For more than a millennia we have known about the devastating impact of cataract blindness, and yet, there was almost nothing we could do to help.

Ridley History 1 Blindness in Nepal


Harold Ridley was born in Kibworth Harcourt, Leicestershire, the son of Nicholas Charles Ridley, also an ophthalmologist. He was educated at Charterhouse School before studying at Pembroke College, Cambridge and completed his medical training in 1930 at St Thomas’ Hospital, London. He was elected a Fellow of The Royal College of Surgeons (at 25, the youngest age possible) and was appointed a consultant at Moorfields Hospital London in 1938 and St Thomas’ Hospital London in 1946.

Beyond a lifetime of service to sight

A short film discussing the gift that Sir Harold Ridley gave to the world. Nicholas Ridley, Chairman of the Ridley Eye Foundation, and Prof. David Spalton, former Senior Consultant Ophthalmic Surgeon at St. Thomas’ Hospital in London, discuss this life changing discovery and the challenges Sir Harold Ridley faced in bringing his breakthrough to the medical community.



cataract operations have been conducted world wide since 1949


major annual surgical and research projects have been funded by REF


countries have received funding for surgery, training, and research since 1967

pilot ww2 Blindness in Nepal


During the Battle of Britain Ridley treated Flt Lieut ‘Mouse’ Cleaver of 601 Squadron RAF whose injuries included ophthalmic shrapnel. This led him to discover that the plastic particles of aircraft canopies that lodged in the eye did not adversely affect the body’s immune system.

1942 Blindness in Nepal


Ridley led important research into onchocerciasis (River Blindness) when he was stationed in the Gold Coast. The attention he called to this disease constitutes one of Ridley’s major contributions to ophthalmology.

1944 alt Blindness in Nepal


Discovered that the snake venom or a constituent of venom might be used as a powerful anaesthetic in some cases of ophthalmic surgery.
*Image for illustrative purposes only.

1945 alt Blindness in Nepal


While treating over 200 prisoners of war in Rangoon and Singapore who suffered from nutritional amblyopia, Ridley developed the multivitamin therapy used today for Age Related Macular Degeneration patients.
*Image for illustrative purposes only.

1947 1948 Blindness in Nepal


Ridley designed the first artificial or, intraocular (IoL) lens in the cure of cataract blindness. He had a lens manufactured by a British optical company, Rayner Ltd.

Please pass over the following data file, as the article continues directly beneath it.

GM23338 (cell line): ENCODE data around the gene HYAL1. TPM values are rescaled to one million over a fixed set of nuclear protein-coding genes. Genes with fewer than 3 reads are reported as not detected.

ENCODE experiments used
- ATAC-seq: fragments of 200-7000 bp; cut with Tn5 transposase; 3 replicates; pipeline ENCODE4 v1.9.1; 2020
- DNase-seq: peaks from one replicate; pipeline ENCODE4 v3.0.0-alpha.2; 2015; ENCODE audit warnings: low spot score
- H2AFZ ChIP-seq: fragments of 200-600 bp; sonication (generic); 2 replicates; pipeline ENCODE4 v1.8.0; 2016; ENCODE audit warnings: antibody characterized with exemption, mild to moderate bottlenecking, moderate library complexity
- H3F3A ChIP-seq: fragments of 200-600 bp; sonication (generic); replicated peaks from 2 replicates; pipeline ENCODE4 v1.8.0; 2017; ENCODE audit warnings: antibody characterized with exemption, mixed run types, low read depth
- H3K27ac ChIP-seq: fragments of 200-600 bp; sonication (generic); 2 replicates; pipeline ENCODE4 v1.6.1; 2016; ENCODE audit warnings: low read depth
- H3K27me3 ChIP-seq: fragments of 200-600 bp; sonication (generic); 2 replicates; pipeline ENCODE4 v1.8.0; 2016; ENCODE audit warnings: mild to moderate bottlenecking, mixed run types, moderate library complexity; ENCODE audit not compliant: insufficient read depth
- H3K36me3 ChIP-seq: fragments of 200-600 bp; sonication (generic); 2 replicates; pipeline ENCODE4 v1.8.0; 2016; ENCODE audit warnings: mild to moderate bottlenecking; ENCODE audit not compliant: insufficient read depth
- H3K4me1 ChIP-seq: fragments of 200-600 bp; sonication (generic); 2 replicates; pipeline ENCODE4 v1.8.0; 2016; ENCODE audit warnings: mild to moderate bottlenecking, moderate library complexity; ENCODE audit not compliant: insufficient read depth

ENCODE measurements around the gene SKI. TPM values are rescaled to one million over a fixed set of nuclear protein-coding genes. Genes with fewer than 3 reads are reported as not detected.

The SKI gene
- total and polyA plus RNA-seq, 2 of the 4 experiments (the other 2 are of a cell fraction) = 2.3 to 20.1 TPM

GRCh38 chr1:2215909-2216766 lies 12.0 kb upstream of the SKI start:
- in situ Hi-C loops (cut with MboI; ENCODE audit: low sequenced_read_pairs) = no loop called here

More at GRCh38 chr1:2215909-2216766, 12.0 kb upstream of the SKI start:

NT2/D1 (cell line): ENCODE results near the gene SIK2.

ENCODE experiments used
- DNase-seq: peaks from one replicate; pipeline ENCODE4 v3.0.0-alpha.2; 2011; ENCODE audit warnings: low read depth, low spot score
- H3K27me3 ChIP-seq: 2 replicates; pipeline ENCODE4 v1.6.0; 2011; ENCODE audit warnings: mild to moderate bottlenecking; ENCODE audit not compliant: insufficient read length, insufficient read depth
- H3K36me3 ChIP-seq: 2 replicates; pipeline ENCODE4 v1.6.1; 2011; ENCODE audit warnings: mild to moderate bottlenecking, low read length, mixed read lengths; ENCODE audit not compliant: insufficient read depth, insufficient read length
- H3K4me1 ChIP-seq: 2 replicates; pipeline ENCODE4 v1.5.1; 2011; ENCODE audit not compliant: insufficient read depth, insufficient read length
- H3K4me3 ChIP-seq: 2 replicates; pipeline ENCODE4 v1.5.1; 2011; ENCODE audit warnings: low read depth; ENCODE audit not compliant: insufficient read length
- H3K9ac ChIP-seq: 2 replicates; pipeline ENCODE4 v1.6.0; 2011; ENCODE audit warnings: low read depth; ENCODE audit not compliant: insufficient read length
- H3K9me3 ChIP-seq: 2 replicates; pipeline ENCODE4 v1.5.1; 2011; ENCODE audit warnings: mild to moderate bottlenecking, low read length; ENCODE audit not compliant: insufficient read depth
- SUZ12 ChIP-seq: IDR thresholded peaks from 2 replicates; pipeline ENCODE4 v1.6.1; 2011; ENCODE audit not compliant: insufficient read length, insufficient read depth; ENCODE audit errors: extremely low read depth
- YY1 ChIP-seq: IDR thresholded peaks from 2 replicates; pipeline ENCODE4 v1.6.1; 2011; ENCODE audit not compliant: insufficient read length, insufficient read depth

Ridley performed the first IoL surgery on the 29th November 1949 at St Thomas’ Hospital, London. In 1952 the first IoL surgery to be performed in the United States was carried out at the Wills Eye Hospital in Philadelphia.

Ridley pioneered IoL surgery in the face of severe and prolonged criticism from the British Medical Establishment whose long-established maxim was: ‘always remove foreign objects from the eye’.

1951 ALT Blindness in Nepal


Ridley presented his first paper on IoLs at the Oxford Congress in England on 9 July. The reaction from his professional colleagues was hostile. Ridley’s results were also met with disdain and scepticism at a meeting of the American Academy of Ophthalmology in Chicago on 12 October 1952.

1966 Blindness in Nepal


Ridley was appointed the first President of the Intraocular Implant Club and John Pike of Rayner was appointed as a founder member.

1972 Blindness in Nepal


Ridley funded a 6 month information gathering project by Dr Malcolm Kerr-Muir in Nepal including the incidence of cataracts at altitude.

1975 Blindness in Nepal


The Intraocular Implant Club became the International Intraocular Implant Club (IIIC) as the work of the pioneers became recognised worldwide.

1986 2 Blindness in Nepal


Ridley was elected a Fellow of the Royal Society, thought to be only the second ophthalmologist so honoured.

1989 Blindness in Nepal


Ridley received an honorary doctorate degree, Doctor of Humane Letters (DHL), conferred in 1989 by the Medical University of South Carolina, Charleston.

1992 Blindness in Nepal


Ridley received the Gullstrand Medal named after the famous Swedish ophthalmic surgeon Allvar Gullstrand.

1994 Blindness in Nepal


Sir Harold received the Gonin Medal named after the renowned Swiss retinal surgeon Jules Gonin.

1999 acrs Blindness in Nepal


In April Harold Ridley was inducted into the American Society of Cataract and Refractive Surgery Hall of Fame as one of the most outstanding and influential ophthalmologists of the 20th century.

1999 alt Blindness in Nepal


The European Society of Ophthalmology president Thomas Neuhann MD  presented Sir Harold Ridley with the Grand Medal of Merit in Vienna.

1986 Blindness in Nepal


In February 2000, he was knighted by HM Queen Elizabeth II at Buckingham Palace “for pioneering services to Cataract Surgery”

2001 wide Blindness in Nepal


To commemorate the first IoL implantation a plaque was installed at St Thomas’ Hospital, London. Ridley died the same year, in Salisbury, Wiltshire.

2010 Blindness in Nepal


The Royal Mail issued a series of commemorative postage stamps to mark “Medical Breakthroughs”. Designed by Howard Brown, the 67p stamp depicted artificial lens implant surgery pioneered by Sir Harold Ridley 1949.


The Ridley Eye Foundation begins its mission in Nepal, where due to the elevation, extreme conditions and lack of access to eye care for the remote villages, 75% of cases of preventable blindness are due to cataracts.